Again he says: “No one was instructed by either the Stover or the Brown device of 1872 to apply the lifting device at the end of the plow by means of a lever projecting upwards from the end of the beam; and the fact that these older devices, which it is now claimed were susceptible of being modified by mere mechanical skill into a machine in its operation and effect like that shown by complainant's patent, rested without any modification until the present patent was promulgated, is quite conclusive proof to me that it required something more than mere mechanical skill to produce what is shown in this patent. By the patent now under consideration the patentee made an improvement in advance of what be had done by his patent in 1872, and, immediately upon the advantages of this device being exhibited to the public, the defendant and other manufacturers have seized upon it as meeting a felt want, and assumed to appropriate it to their own use."

Judge Blodgett has said nothing since he used the foregoing language to indicate that he is not still of the same opinion. Thirty-six patents, have been introduced in evidence, of which 19 were not presented to the consideration of Judge Blodgett in the Deere and Buford

Cases. Of these 19, counsel for respondent made no allusion to 8; and of the 11 remaining there are only 3 upon which counsel rely to show an anticipation of that feature of complainant's patent which Judge Blodgett held to be a valid patentable discovery, namely, the arrangement of the tubular bearing in connection with the rigid arn and attached spring and the upright bearing, so that the force of the spring and the lateral spring of the beam would co-operate without conflicting. The first of the three patents is Chapman's patent for a horse-rake, patented in 1868. In this patent the teeth of the rake are carried, not on the axle, but on a shaft parallel to the axle at the rear of the vehicle, and to a projecting arm of this shaft is attached a spring secured at the other end to the frame of the machine; the spring acting on the projection, and tending to list the teeth from the ground. The second is the Plagge patent for an improved rail guide for guiding wagons so that the wagon may be kept on the rails if it happens to be running on a road where rails are laid. The patent shows an ordinary four-wheeled wagon, having guide rollers at the ends of the arms, adapted to be depressed by the driver's fooand these guide rollers serve to keep the wagon on the track. They are lifted from their position at the side of the track by a weight, and in some cases by a spring, and are held up by these counterbalancing forces until the driver places his foot on the treadle, and overcomes the weight or spring, and by means of the lever forces the rollers down. The Wheeler patent is for a harvester rake for gathering in grain, with movable rake teeth to move the grain over a wide grain platform. The rake mechanism and the platform are back and at one side of the main frame, and are very heavy. They are connected with the main frame by a tubular bearing or pipe box, embracing the axle, and this pipe box has a projection upon which, indirectly, is exerted the force of the draught of the team, so as to slightly lift and in a measure neutralize the weight of the rear portion of the machine.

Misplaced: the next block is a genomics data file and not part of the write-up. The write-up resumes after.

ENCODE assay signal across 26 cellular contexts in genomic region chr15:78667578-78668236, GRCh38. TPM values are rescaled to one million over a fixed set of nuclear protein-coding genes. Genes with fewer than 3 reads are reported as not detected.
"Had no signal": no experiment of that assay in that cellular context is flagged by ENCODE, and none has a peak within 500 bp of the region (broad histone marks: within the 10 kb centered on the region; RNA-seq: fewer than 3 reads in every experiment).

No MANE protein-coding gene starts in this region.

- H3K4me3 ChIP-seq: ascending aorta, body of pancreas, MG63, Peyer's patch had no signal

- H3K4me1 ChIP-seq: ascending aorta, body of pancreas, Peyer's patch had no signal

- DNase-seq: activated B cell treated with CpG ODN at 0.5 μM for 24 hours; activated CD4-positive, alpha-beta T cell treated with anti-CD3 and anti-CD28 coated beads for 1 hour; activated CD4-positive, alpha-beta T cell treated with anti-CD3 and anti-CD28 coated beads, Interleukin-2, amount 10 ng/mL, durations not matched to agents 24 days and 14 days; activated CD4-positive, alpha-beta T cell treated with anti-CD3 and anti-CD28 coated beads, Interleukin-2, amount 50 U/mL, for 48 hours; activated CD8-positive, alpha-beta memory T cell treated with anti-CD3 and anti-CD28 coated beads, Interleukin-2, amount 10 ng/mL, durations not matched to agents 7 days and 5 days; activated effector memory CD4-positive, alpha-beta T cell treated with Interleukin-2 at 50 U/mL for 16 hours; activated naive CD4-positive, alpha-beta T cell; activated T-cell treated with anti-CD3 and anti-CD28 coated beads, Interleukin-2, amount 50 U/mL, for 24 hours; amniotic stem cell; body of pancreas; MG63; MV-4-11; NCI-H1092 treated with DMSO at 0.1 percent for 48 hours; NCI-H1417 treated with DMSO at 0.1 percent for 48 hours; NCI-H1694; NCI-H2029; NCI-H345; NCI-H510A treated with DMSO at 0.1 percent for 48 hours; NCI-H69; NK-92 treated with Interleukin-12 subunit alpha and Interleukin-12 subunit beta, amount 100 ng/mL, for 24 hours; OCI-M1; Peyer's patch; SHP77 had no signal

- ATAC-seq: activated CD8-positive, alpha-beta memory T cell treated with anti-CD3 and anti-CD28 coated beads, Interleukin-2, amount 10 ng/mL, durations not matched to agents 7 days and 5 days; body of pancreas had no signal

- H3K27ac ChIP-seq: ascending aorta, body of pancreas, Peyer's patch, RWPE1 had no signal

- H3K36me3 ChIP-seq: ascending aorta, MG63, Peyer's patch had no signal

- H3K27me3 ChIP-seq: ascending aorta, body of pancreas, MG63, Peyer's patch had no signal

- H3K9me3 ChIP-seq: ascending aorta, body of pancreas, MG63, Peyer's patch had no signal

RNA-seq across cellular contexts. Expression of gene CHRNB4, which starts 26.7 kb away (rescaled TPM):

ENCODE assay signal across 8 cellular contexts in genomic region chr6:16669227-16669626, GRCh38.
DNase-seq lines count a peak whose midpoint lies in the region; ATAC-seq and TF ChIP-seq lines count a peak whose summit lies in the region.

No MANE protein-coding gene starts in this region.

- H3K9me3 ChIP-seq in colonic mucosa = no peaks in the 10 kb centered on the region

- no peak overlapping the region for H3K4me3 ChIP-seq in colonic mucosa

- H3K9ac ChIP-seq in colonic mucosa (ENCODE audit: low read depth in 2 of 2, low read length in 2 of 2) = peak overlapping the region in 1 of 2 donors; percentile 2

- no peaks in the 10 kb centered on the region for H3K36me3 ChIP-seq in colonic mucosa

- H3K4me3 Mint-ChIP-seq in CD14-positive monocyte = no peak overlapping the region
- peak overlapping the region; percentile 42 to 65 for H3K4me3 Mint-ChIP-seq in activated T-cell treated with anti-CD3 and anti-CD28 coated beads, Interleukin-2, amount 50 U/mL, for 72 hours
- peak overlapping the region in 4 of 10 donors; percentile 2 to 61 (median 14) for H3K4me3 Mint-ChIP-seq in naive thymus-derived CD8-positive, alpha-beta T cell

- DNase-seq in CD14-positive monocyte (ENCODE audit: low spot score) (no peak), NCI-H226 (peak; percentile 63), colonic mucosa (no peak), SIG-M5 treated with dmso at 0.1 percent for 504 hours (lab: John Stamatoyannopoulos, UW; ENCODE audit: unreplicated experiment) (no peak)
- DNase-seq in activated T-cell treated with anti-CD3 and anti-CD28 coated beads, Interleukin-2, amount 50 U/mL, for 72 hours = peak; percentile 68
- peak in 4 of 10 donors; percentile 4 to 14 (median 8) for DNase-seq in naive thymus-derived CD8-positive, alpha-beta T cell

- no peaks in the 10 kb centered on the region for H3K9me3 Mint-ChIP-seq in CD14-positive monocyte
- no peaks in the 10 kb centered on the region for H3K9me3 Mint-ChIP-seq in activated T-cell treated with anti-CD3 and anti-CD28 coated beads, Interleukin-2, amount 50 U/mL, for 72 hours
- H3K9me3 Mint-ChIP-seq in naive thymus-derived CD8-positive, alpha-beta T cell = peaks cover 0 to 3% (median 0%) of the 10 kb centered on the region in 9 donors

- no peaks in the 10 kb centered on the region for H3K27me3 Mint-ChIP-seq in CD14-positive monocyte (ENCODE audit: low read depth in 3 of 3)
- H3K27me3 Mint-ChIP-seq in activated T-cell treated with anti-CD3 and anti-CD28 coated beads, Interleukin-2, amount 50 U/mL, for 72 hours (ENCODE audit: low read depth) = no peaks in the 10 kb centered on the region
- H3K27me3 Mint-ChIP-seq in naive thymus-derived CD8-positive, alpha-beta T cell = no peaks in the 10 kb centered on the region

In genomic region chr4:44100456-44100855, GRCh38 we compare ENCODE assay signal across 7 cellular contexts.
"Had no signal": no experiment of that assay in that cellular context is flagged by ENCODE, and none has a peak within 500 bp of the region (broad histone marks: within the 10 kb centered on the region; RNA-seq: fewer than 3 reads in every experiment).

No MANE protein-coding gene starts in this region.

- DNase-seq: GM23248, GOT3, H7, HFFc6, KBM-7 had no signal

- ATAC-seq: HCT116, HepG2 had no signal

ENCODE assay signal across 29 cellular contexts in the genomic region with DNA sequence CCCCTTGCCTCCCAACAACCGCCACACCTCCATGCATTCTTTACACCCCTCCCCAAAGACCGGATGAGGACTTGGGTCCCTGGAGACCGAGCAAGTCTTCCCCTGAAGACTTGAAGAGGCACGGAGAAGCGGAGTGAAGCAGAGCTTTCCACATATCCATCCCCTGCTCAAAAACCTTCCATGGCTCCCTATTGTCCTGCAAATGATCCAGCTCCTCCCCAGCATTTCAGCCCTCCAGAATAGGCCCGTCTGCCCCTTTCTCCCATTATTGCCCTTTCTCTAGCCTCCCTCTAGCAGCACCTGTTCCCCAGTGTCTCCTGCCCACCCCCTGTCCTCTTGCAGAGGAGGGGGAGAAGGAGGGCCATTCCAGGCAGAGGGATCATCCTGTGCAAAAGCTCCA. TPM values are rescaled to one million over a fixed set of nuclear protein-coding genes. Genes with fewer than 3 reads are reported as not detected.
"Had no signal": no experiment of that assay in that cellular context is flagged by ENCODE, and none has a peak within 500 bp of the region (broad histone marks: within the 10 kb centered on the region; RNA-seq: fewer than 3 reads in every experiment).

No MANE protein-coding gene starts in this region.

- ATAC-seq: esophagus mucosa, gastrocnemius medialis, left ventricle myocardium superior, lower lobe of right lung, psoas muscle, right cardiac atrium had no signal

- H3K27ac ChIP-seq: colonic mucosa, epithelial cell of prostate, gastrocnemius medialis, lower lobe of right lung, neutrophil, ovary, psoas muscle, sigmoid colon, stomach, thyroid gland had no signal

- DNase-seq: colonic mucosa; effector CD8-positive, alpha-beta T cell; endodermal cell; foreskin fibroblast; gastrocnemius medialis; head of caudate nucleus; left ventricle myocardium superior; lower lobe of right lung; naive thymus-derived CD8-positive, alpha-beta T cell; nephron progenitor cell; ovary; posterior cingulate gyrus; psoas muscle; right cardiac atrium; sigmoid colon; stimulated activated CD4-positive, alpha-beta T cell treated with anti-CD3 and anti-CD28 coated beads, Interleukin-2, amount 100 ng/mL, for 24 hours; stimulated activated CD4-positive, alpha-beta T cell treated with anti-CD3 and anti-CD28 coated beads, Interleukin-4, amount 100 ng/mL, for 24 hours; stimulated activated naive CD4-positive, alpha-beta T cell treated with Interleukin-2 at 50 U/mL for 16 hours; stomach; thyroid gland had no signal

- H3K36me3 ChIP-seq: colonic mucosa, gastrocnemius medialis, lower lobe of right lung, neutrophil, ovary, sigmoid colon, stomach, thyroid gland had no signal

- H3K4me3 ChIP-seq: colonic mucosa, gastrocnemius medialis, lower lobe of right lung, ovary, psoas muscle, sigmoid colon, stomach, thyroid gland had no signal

It is to be first noted, with respect to all three of these devices, that they are for purposes very different from those of the cultivator. In each of them the action of the dragged body is automatic, while in the patent at bar it is operated by hand. But, most of all, in no one of them was there any lateral movement required in the part to be lifted or depressed, with which movement an application of the lifting force at a point back of the tubular bearing would interfere. In other words, they none of them show the combination of the lateral motion and the vertical lifting motion in such a way as not to conflict. The contention on behalf of respondents seems to be that if they can show that, in any machine of any kind a counterbalancing spring, weight, or draft has been applied upon a tubular bearing on the side opposite to that at which the body to be lifted or depressed is attached, they have shown an anticipation of the complainant's patent. I cannot agree with this. The complainant's patent is essentially for a combiliation. It is not for any particular part, or for any particular two parts. It is not the tubular bearing with the rigid arm and spring alone. It is the tubular bearing with the rigid arm and spring, in connection with an

upright bearing, giving a free lateral motion to the body to be lifted. So far as appears from the evidence in this case, the lateral inotion of the rear portion is only required in cultivators, and it would therefore seem to be clear that only in cultivators could the avoided difficulty arise, and only in such machines, therefore, could an anticipation of complainant's combination device be shown. It is quite true that there may be no patentable invention in taking from one art or class of machines a device, and applying it to another, where the difficulties to be overcome are substantially the same in the two arts or classes of machines; but I take it that in such a case the difficulties must be so nearly alike that the new application of the device would suggest itself to a skilled mechanic.